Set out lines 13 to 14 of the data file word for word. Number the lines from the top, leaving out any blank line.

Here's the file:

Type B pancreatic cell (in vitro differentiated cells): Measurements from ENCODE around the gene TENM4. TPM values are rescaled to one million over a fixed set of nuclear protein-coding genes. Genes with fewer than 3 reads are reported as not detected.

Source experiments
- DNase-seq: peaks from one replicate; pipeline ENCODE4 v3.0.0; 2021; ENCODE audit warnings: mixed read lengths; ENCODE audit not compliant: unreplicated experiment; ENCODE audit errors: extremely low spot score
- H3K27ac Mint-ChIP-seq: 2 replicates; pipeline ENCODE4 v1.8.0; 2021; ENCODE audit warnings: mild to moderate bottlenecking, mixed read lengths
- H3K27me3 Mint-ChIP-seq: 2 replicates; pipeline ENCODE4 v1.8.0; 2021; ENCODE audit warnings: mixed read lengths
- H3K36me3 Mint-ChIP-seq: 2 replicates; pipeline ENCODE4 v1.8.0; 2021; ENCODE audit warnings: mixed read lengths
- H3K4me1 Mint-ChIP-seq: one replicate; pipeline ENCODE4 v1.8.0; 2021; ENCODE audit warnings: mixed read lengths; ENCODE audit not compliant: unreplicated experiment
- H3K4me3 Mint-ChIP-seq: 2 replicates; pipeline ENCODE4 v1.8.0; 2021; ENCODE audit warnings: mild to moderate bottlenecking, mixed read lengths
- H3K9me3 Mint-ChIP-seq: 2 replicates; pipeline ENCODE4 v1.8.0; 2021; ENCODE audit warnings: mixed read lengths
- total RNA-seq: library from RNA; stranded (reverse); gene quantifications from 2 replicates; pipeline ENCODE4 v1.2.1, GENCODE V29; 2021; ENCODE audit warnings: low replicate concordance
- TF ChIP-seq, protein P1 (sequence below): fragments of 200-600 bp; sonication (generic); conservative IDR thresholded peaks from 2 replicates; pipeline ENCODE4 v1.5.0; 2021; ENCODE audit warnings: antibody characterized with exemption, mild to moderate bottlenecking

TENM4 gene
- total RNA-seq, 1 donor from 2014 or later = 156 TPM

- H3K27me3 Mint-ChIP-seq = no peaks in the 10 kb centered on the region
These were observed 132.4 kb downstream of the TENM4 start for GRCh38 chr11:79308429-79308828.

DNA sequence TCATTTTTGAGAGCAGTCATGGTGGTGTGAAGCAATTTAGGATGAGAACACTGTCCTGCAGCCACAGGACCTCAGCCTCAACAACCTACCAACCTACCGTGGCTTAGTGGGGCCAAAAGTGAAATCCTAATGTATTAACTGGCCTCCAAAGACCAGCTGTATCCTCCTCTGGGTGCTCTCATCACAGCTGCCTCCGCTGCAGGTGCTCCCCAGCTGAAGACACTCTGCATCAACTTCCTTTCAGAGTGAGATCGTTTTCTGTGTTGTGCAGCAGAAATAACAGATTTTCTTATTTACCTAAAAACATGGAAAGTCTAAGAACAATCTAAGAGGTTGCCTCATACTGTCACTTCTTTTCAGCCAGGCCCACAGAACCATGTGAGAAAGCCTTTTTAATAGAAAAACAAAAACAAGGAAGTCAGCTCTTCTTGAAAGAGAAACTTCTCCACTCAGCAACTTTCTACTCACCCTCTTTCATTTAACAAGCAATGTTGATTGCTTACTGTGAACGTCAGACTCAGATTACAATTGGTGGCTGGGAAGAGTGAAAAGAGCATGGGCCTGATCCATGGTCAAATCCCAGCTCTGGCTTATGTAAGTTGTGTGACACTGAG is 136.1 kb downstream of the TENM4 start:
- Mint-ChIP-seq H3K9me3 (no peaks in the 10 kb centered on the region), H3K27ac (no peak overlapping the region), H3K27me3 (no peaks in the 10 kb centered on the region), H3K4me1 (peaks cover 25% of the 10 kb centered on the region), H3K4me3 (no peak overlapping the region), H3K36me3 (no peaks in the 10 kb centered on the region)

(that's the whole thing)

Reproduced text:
- total RNA-seq, 1 donor from 2014 or later = 156 TPM

- H3K27me3 Mint-ChIP-seq = no peaks in the 10 kb centered on the region